Pipkin Book Scholarship awards go to Lobos

May 20, 2021


Courtesy photos. Award winners from left to right: Dillon Alexander, Peggy De'Scoville and Kamren Moore.


Three outstanding UNM-Taos science students who were recommended for the Pipkin Book Scholarship have been recognized by the New Mexico Geological Society (NMGS) with book scholarships: Kamren Moore, Peggy De'Scoville and Dillon Alexander.

The Lucille H. Pipkin Book Scholarship is awarded to undergraduate geoscience students attending New Mexico schools offering geoscience courses to help defray the costs of textbooks. NMGS allows faculty to nominate the scholarship to deserving students who are in geoscience or a related field, such as natural science. 

Up to three $150 scholarships are available to each New Mexico school offering a geoscience course. Selection is made by faculty at the appropriate institution.

  • Focus: Support of undergraduate education by defraying costs of text books.
  • Awarded: Annually at the Spring Meeting
  • To: Eligible undergraduate students
  • Selection: Scholarship committee at the appropriate school. 
  • Amount: $150 maximum per award


“This year, as last year, I have three that I felt should be recognized,” commented their nominator, Dr. Debbie Ragland, UNM-Taos Geology & Environmental Science. 

All of the UNM-Taos Pipkin scholarship recipients are cohorts in the CCC-LIFT Climate Change Corp - Leadership in Forestry Training program that supports students on a path to natural resource management.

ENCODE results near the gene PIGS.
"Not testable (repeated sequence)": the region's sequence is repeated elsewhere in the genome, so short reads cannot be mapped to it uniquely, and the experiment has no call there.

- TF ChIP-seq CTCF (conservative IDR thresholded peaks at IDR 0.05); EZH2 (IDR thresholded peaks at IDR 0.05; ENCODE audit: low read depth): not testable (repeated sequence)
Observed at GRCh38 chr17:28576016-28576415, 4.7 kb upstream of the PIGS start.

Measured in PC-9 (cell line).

De'Scoville and Moore have been teaching assistants for Dr. Ragland in Physical Geology and Blue Planet. Their work as tutors helped students succeed in Dr. Ragland’s geology and environmental science classes. De’Scoville took Physical Geology and the Geology of New Mexico with Dr. Ragland. Moore has taken almost everything Dr. Ragland teaches, including Physical Geology, Geology of New Mexico, and Volcanoes. Both received the scholarship award last year, as well. 

De’Scoville is graduating this month from UNM-Taos with an associate degree in Pre-Science. She said she’ll continue studies at New Mexico Highlands University (NMHU) this fall where she plans to earn a master's degree in forestry management. 

“My professional goals are to work in forest resilience and habitat restoration, while affecting policy changes to protect our environment,” De’Scoville shared.

Moore is a geology major. She recently completed an Associate degree in Pre-Science through the UNM-Taos Natural Resources program, with the help, she said, of the Climate Change Corp program. 

“I’ll be transferring to NMHU in the fall to complete my Bachelors in Environmental Geology with a water resources focus,” Moore said. “I’m not exactly sure what type of employment I’ll pursue once I finish my bachelors, but I know I want to work in the natural resources management field. I’m interested in post-wildland fire reclamation work but, am also developing a deep interest in soil science and agriculture.”

 Alexander has also proven himself an outstanding science student. “He is the only student that I recall who took Physical Geology Lecture and Lab, and Blue Planet Lecture and Lab from me in the same semester,” said Dr. Ragland. “Needless to say, by the end of each Wednesday he had had enough of me! This [spring] semester, he came back for more as he took Geology of New Mexico.”

Alexander is just finishing his UNM-Taos studies and will earn an Associate of Pre-Science with a concentration in Forestry. Next semester, he will also attend NMHU where he will work toward a Bachelor of Science in Forestry. 

“After that, I'm not really sure what,” Alexander said. “All I know is that I want to work in land management somewhere.”

“I was so happy to have all of them in several classes,” Dr. Ragland added. “Each excelled and contributed significantly to the geology learning experience. I know they will do well and have wonderful careers ahead.”